The Rubio-Lee Tax Reform Plan’s Impact on the U.S. Economy

March 9, 2015

The Rubio-Lee Tax Reform Plan’s Impact on the U.S. Economy

New analysis highlights plan’s effect on GDP, job growth, wages

Washington, DC (Mar 9, 2015)—The tax reform debate has garnered a fair amount of attention this season due to serious proposals coming from both sides of the aisle. The latest proposal to make waves is a new plan from Senators Marco Rubio (R-FL) and Mike Lee (R-UT) which seeks to reform both the individual and corporate income tax codes. The plan would increase the size of the economy by 15 percent in the long run, but would increase the federal government’s deficit in the first several years, according to the latest analysis from the nonpartisan Tax Foundation.

The report summarizes the major elements of the Rubio-Lee plan. The proposal would:

  • Reduce the number of tax brackets to two (15 percent and 35 percent) and eliminate nearly all itemized deductions;
  • Create a new child tax credit of $2,500;
  • Replace the standard deduction and personal exemption with a refundable personal credit;
  • Create a top tax rate of 25 percent on both corporate and non-corporate business income;
  • Allow businesses to deduct the cost of investments when they occur (full expensing);
  • Move to a territorial tax system that would exempt active foreign income of U.S. corporations;
  • Integrate corporate and shareholder taxes to eliminate double-taxation;
  • Eliminate most business tax credits and many special deductions;
  • Eliminate the estate tax.

Next, using the latest available data and research, Tax Foundation economists used the Taxes and Growth (TAG) Model to estimate the long-term impact of the proposal on the U.S. economy.

“The results indicate that the plan would generate a large and positive impact on growth. Measured by the rise in economic activity, the Rubio-Lee proposal qualifies as genuine tax reform,” said Tax Foundation Senior Fellow Michael Schuyler, PhD. “However, its tax changes would also create a large financing need during the first several years.”

The reports key findings include:

  • According to the Taxes and Growth Model, the Rubio-Lee tax reform plan would increase the size of the economy by 15 percent over the long run. This is equivalent to an average additional annual growth of 1.44 percent over a ten-year adjustment period.
  • The plan would boost investment by nearly 49 percent, wages by 12.5 percent, and raise the level of employment by nearly 2.7 million jobs.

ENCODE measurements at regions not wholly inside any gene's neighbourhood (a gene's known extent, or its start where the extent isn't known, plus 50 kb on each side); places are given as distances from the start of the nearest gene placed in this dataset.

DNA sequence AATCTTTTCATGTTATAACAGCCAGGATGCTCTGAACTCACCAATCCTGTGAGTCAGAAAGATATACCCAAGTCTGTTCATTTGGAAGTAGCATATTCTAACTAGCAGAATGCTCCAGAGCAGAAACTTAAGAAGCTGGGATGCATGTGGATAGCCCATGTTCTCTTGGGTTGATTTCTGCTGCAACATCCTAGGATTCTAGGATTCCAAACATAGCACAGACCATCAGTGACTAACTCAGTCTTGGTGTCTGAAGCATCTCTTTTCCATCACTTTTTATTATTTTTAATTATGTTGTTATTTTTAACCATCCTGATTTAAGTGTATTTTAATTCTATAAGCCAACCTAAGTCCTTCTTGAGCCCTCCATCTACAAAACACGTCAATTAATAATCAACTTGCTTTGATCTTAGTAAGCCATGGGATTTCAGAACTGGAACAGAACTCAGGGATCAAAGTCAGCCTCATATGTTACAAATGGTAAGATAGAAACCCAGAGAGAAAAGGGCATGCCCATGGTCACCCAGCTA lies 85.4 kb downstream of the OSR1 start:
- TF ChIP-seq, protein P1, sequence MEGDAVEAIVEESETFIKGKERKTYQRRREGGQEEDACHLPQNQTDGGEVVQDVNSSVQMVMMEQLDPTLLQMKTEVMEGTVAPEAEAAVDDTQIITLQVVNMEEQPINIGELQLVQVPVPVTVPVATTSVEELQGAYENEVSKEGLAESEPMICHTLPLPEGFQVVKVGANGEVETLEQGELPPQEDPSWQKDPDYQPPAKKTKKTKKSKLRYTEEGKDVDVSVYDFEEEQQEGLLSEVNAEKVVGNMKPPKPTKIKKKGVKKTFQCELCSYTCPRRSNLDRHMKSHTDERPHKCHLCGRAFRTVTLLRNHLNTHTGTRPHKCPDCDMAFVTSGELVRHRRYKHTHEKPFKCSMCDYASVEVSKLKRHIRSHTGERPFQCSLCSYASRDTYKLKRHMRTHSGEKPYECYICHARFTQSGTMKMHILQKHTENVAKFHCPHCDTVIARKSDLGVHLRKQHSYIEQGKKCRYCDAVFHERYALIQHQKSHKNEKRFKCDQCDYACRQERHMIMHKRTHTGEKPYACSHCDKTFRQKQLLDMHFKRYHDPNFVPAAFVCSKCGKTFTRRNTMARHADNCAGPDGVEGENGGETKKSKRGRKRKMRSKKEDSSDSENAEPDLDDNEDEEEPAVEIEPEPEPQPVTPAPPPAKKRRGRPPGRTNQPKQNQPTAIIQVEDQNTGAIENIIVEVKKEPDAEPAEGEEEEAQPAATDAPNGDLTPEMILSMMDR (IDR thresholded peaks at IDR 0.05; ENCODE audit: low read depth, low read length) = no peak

• The plan would increase federal revenue on a dynamic basis by an annual $94 billion in the long run, following an estimated $1.7 trillion revenue loss over the initial ten year period. On a static basis, the plan would cost $414 billion annually.
  • The plan would have widely shared benefits, with low-income earners receiving a large boost to their after-tax incomes.
  • The plan’s main drivers of growth are the lower cost of investment—from full expensing, corporate integration, and lower tax rate on businesses—and the increased incentive to work—from the lower rates on personal income.

As serious tax reform proposals arise, the Tax Foundation will use the TAG model to estimate each plan’s impact on the U.S. economy. Up next, we will model Senator Ben Cardin’s (D-MD) plan to cut the corporate tax rate in half and replace the revenue with a 10 percent Value-Added Tax (VAT).

Full report: The Economic Effects of the Rubio-Lee Tax Reform Plan

Media Contact:
Richard Borean
Communications Manager
Tax Foundation
202-661-8088
borean@taxfoundation.org

The Tax Foundation is the nation’s leading independent tax policy research organization. Since 1937, our principled research, insightful analysis, and engaged experts have informed smarter tax policy at the federal, state, and local levels.

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The Tax Foundation is the nation’s leading independent tax policy research organization. Since 1937, our principled research, insightful analysis, and engaged experts have informed smarter tax policy at the federal, state, and local levels.